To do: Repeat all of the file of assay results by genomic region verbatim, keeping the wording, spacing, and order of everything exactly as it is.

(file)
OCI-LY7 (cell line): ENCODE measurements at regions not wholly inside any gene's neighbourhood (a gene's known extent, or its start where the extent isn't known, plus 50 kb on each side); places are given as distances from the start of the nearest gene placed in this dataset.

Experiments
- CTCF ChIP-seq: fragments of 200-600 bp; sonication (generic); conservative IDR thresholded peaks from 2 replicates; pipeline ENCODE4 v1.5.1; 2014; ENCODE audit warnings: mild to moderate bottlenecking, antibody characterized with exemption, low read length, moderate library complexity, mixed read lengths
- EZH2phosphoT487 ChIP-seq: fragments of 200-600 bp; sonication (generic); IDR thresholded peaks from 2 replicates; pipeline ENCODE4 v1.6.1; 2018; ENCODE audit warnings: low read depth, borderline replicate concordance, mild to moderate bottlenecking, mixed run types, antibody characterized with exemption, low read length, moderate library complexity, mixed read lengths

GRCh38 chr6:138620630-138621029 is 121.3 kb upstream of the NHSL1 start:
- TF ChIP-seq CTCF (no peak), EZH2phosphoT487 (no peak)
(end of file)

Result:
OCI-LY7 (cell line): ENCODE measurements at regions not wholly inside any gene's neighbourhood (a gene's known extent, or its start where the extent isn't known, plus 50 kb on each side); places are given as distances from the start of the nearest gene placed in this dataset.

Experiments
- CTCF ChIP-seq: fragments of 200-600 bp; sonication (generic); conservative IDR thresholded peaks from 2 replicates; pipeline ENCODE4 v1.5.1; 2014; ENCODE audit warnings: mild to moderate bottlenecking, antibody characterized with exemption, low read length, moderate library complexity, mixed read lengths
- EZH2phosphoT487 ChIP-seq: fragments of 200-600 bp; sonication (generic); IDR thresholded peaks from 2 replicates; pipeline ENCODE4 v1.6.1; 2018; ENCODE audit warnings: low read depth, borderline replicate concordance, mild to moderate bottlenecking, mixed run types, antibody characterized with exemption, low read length, moderate library complexity, mixed read lengths

GRCh38 chr6:138620630-138621029 is 121.3 kb upstream of the NHSL1 start:
- TF ChIP-seq CTCF (no peak), EZH2phosphoT487 (no peak)